Corona virus medical stocks are like the new cannabis stocks.
On January 21st the World Health Organization began to investigate if the virus was a public health emergency or not.
Since that day, certain companies have seen their stock prices skyrocket (🚀📈50% in one week) on speculation of creating a vaccination or increased sales of medical equipment (surgical masks, for example)
Example companies: $INO, $LAKE, $APT
In 2018 we saw cannabis stocks hyped up daily by the media. Some companies had fundamentals to back up their valuations, and some did not. A year later, after the speculation and media hype cleared away, some companies were left standing on their firm foundation and some dissolved like sandcastles in the rain. E.g. TLRY & CTST down -95%
The effect that world news can have on the valuation of companies is very intriguing.
Cause & effect is a beautiful thing.
This is not investment advice, but if you’re a risk-seeking speculator feel free to ping me.
Last Winter I hosted a workshop for first-year business students at Ted Rogers School of Management at Ryerson University on how to cold email and how to run a coffee chat. Here were the results:
(A majority of the 50+ students sent out emails, more than half received replies, and a handful forwarded the results back to me)
To gain the confidence to introduce yourself to someone new takes time. To find the right mentors to support you takes time as well. Together, both are fundamental soft skills that give an aspiring businessperson the tools for success.
Thank you to the 40+ contacts who volunteered to offer advice to students 👏
👉 Thursday I’m hosting another workshop where I’m giving a few students LinkedIn Profile Makeovers, haha. Along with some tips on writing bios/headlines/networking with others. Ping me if you want any more details or help.
Do you want to work in tech sales but are not sure which company you want to work for? Here’s how we can categorize tech companies into 4 quadrants.
They are called darlings because everyone LOVES the brand and wants to work there. These companies make most of their money from selling advertising (E.g. Google makes 80% of its revenue from Google Ads), hence “media”.
Pros: Best brand name, your employability skyrockets. Generally cool products
Cons: These companies do not typically have established new grad programs, they usually poach experienced hires from other companies.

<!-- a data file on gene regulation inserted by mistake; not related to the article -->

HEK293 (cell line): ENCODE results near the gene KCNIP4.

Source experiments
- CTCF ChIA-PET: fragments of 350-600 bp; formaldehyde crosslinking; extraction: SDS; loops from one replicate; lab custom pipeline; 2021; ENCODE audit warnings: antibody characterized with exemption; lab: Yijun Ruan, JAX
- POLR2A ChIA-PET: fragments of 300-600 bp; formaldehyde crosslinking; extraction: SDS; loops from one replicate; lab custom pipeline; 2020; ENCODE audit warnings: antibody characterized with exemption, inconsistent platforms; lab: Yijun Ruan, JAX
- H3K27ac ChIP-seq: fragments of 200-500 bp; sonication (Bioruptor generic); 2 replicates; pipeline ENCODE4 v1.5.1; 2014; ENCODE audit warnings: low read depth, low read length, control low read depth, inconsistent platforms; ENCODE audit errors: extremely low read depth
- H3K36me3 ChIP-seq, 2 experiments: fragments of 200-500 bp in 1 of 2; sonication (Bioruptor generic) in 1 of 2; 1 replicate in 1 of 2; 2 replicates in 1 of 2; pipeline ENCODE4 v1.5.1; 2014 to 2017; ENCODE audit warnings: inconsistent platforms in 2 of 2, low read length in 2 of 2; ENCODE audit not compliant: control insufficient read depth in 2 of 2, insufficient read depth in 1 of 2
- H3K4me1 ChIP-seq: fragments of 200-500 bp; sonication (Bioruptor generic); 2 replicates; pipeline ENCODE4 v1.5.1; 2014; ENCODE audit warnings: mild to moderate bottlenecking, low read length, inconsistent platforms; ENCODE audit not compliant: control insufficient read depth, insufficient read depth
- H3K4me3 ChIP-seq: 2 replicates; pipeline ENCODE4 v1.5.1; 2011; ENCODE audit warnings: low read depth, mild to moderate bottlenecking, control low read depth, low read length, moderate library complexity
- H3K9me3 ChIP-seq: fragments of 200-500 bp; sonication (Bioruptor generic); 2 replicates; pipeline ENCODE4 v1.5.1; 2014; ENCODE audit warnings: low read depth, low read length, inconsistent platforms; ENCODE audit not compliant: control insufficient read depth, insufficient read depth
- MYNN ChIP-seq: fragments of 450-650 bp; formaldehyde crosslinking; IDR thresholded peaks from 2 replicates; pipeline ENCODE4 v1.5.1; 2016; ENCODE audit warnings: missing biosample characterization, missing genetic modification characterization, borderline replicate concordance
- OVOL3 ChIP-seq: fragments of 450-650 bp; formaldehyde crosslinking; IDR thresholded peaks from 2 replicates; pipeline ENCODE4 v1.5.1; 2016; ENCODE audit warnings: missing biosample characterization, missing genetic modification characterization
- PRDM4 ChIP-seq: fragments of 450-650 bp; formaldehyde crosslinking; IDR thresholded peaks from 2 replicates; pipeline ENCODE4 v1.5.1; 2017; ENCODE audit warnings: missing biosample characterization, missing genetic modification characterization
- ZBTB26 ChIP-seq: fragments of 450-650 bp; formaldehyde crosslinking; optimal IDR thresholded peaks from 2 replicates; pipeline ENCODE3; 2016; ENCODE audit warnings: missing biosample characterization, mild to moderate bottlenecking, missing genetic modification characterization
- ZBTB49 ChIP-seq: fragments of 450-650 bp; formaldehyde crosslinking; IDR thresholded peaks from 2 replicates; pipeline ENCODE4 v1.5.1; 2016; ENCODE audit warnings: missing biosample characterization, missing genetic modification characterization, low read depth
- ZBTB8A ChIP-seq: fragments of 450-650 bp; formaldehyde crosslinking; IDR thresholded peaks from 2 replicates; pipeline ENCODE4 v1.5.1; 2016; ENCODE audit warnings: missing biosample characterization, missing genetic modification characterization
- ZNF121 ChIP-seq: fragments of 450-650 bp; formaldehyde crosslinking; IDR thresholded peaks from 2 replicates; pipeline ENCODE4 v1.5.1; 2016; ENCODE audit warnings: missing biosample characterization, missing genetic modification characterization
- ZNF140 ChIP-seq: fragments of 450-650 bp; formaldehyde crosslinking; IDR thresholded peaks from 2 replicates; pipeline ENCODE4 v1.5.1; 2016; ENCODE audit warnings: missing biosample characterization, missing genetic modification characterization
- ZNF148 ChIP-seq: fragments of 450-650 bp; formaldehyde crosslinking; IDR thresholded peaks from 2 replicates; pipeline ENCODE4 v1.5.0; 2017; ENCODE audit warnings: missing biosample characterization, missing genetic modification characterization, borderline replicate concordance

These companies have proven themselves, have 50+ years history, and household names. They are generally market leaders in the product areas.
Pros: High pay, long training program (6 months), brand recognition
Cons: Culture can be lacking. A lot of company processes and bureaucracy
These companies have a market capitalization of $100mil-$5bil. So they are not startups but they are more established.
Pros: Often have really cool culture. Shopify/Salesforce consistently win top employer awards in Canada
Cons: Usually restricted to Inside Sales roles. Because the company is still scaling, mostly 100% outbound cold calling for entry-level.
These are companies that are solid employers (often on Best Employers List), however are often resellers of other companies products / companies that are not perceived to be market leaders, so do not benefit from the same powerful brand image that other companies have.
Pros: Great training
Cons: A lot of outbound cold calling due to poor brand recognition
These companies are in the technology space but work on slightly different business models. Teksystems is really in the staffing business but places for technology roles. Also good choices, but I don’t have much information available.
Movement Between the Quadrants – Here’s the magic!
It is easier to make a horizontal move than vertical one. Generally speaking if you get a job at Google, it’s easy to land an interview at IBM or Shopify. But if you get a job at Xerox, it will require some work to land yourself an interview elsewhere.
This was originally taught to me from Asad Zaman, from Sales Talent Agency. Credits to him.
Speaking on a panel tonight at the Ted Rogers School of Management at Ryerson University. My goals to serve as an effective panelist tonight:
1️⃣. Be entertaining, not just informative. Information without emotion is not retained. Students can be tense, or nervous since they are putting themselves out there. As a panelist I think it’s great to share inspiring stories, make jokes, use analogies, use body language, and other creative ideas to help the audience feel comfortable and open to receive the most from the Q&A.